Three: The price of hard-covers continues to go up, and the mean-income of readers in these troubling economic times continues to go down. The reason I became an independent publisher last year was because I got laid off from my IT job. Technically, I also realized that I should have been writing and working with books for the past twenty years, but such is life. In these hard economic times, people are considerably more likely to feed-the-need of reading as cheaply as possible. eBooks make that possible. Don’t get me wrong; I have a HUGE library of my own, and I fully intend to continue putting hard and paperbacks on my own shelves, but $9.00 for a paperback and $24.95 for a hard-back is considered by many these days to be a bit exorbitant. And the truth be told, what consumers are paying for is an increasingly bureaucratic publishing industry with far too many hands touching a manuscript before it gets to a bookshelf, most of those hands paying New York City living expenses and lifestyles. Out here in the suburbs of middle America, many of us are barely managing to scrape by.
As I mentioned before, I’m a new independent publisher. I won’t say which one to avoid the stigma of shameless self-promotion, but I produced a 400-page anthology of steampunk short stories, from start to finish (including gathering and reviewing submissions) in print and electronic versions, in just FOUR months. My next anthology will be done in about two-and-a-half months, and the timeline for each one is trending downwards to about a 90-day cycle. The covers are solid, the stories are enjoyable and the edit is reasonably competent (which will only get better with time). And I’m doing this all whilst still working a part-time job and writing of my own.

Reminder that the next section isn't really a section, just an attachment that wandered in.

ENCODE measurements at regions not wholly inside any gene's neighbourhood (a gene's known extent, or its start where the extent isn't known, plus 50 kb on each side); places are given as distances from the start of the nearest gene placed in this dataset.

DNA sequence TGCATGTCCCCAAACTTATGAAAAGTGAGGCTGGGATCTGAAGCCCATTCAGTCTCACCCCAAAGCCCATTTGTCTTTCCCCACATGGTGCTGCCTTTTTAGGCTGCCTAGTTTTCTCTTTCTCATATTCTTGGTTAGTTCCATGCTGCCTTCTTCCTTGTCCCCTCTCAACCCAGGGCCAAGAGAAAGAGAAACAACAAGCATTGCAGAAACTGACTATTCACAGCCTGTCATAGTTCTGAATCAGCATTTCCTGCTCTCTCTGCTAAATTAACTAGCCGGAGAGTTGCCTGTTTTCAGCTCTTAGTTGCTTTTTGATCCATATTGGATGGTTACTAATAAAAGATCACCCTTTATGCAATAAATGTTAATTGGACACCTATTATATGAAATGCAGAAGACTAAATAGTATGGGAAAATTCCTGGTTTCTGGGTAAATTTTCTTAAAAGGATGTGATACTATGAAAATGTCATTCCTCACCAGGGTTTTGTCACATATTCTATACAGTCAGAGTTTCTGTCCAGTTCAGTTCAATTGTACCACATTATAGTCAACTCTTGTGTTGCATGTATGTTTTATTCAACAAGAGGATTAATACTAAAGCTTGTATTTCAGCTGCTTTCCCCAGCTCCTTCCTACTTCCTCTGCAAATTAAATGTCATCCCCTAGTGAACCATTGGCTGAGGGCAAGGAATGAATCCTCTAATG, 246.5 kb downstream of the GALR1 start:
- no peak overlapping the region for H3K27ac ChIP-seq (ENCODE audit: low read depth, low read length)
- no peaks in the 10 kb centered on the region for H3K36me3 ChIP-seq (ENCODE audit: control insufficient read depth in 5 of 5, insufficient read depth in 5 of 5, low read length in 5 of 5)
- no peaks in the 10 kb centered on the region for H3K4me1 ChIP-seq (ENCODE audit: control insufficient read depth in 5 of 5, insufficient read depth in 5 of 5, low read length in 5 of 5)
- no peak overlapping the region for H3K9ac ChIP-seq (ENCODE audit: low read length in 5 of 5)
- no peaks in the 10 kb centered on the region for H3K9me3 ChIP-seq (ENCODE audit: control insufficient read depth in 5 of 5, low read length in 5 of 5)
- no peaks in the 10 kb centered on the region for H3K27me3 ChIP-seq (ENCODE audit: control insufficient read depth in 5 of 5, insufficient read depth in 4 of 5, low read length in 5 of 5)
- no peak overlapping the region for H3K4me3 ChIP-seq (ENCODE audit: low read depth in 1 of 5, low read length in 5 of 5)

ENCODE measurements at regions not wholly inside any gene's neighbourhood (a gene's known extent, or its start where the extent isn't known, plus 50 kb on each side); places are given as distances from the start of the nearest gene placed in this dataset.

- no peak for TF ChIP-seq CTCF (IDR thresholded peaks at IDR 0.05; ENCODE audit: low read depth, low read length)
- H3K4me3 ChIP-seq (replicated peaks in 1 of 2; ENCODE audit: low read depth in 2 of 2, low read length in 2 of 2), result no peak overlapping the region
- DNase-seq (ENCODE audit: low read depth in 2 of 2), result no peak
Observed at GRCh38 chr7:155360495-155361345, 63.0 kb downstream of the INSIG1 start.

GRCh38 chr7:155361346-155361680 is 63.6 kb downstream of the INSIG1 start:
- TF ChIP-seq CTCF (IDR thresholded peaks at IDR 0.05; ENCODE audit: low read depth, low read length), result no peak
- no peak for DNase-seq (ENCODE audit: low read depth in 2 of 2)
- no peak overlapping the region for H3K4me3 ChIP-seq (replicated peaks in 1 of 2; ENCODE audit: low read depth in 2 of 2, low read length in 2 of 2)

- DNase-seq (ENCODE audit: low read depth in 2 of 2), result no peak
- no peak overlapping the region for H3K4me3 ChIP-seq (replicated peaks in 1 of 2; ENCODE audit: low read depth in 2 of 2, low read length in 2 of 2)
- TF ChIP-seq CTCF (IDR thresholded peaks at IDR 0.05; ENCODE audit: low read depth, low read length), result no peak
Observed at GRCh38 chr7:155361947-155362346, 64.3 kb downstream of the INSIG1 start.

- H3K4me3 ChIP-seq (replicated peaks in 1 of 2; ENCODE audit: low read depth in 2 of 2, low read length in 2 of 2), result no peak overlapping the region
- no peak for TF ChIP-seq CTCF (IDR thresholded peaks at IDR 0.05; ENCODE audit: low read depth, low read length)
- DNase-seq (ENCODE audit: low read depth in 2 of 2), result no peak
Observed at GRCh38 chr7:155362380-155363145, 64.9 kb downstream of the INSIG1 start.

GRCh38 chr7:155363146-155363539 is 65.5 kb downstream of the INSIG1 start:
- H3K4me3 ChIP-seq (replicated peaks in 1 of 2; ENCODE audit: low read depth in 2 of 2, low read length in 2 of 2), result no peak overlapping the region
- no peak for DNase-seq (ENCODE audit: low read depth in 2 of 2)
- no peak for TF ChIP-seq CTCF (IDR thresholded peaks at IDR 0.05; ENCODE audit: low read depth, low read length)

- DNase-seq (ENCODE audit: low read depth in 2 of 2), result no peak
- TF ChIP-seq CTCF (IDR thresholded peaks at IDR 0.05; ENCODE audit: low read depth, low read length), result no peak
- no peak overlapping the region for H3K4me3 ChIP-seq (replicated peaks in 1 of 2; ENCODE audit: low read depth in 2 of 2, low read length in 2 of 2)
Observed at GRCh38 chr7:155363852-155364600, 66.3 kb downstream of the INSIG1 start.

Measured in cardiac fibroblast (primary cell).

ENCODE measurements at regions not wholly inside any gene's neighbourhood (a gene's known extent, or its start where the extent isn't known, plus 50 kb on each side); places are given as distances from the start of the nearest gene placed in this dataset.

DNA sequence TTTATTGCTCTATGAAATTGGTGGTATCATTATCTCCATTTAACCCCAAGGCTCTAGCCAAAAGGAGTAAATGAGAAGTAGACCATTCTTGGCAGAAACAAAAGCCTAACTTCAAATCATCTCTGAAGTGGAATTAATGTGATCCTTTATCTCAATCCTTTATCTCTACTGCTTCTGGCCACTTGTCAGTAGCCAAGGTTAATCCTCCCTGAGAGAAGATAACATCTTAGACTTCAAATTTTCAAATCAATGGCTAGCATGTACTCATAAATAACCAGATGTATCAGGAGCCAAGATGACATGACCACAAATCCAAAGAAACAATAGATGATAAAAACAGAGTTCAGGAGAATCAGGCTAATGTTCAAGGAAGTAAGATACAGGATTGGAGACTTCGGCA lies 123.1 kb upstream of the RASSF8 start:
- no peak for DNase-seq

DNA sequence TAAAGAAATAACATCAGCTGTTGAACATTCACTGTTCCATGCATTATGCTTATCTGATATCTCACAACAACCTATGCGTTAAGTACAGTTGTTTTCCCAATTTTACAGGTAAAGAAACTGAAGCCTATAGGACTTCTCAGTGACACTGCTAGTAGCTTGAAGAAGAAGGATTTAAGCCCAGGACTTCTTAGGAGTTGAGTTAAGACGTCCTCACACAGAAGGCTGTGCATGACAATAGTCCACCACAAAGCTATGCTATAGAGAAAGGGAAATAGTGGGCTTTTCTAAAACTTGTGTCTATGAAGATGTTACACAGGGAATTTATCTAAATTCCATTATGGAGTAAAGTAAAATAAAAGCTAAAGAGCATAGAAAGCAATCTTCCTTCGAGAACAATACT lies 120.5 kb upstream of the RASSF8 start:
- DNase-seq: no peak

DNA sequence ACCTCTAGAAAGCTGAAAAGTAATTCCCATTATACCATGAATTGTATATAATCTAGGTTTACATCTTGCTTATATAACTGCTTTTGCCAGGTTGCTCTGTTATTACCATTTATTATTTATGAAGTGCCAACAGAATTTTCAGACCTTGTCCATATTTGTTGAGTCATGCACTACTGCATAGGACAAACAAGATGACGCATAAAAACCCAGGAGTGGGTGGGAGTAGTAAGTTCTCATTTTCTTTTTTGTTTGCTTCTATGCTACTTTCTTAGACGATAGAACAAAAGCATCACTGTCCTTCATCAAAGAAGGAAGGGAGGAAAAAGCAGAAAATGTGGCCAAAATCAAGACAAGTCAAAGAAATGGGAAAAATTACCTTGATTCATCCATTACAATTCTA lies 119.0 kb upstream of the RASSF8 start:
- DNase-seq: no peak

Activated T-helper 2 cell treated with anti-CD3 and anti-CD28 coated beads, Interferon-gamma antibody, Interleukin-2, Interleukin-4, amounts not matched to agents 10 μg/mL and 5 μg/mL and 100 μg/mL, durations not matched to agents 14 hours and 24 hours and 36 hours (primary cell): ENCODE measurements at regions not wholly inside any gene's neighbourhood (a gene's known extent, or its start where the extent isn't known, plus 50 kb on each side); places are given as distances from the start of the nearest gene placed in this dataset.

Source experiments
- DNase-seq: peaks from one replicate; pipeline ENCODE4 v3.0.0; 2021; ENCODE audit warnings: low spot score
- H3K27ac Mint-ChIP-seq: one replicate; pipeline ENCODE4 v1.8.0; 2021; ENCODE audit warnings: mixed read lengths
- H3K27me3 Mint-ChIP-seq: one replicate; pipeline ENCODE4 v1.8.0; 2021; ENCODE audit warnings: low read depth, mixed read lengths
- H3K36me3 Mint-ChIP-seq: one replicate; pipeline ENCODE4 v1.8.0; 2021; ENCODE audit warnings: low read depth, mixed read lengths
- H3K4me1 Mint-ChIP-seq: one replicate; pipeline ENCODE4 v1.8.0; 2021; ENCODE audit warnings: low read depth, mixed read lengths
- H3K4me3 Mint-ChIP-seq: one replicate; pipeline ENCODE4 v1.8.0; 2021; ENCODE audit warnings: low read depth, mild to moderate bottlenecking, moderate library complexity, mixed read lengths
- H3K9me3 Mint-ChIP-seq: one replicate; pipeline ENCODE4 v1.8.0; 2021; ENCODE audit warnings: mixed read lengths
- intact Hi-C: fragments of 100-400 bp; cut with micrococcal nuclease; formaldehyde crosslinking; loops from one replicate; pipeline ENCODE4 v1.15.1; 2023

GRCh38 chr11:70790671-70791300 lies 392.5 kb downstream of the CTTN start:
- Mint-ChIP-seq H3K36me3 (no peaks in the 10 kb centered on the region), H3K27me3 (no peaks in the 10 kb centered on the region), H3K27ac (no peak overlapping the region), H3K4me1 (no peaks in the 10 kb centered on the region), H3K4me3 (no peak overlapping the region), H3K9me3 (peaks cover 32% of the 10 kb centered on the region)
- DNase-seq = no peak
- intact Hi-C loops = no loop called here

Independent publishers, writers and readers in the 21st century are an impatient breed, and there are a lot of us out here taking advantage of the fact that the publishing industry has responded in dodo-like fashion and stands upon what may be the threshold of its own extinction.
I do have one suggestion for each and every author who is already entrenched with the big publishers, or any author for that matter. KEEP YOUR DIGITAL RIGHTS. Don’t sell them to anyone for any reason. For anywhere between $250 and $2000, you can produce your own eBooks and place them on Amazon. I do this sort of work right now (let me know if you’d like me to do yours for you). The process is not too terribly hard, nor is it time-consuming. Putting your own books on Amazon means that you can keep 70% of the retail price if you list there. Fulfilling from your own site means you keep all the gravy.
The publishing industry has reminded writers of the phrase “the business of writing” for the past two hundred years. They’re only just now realizing that the business of writing is a two-way-street when the power is taken away from the old-school and put in the hands of the people.
Vive la author!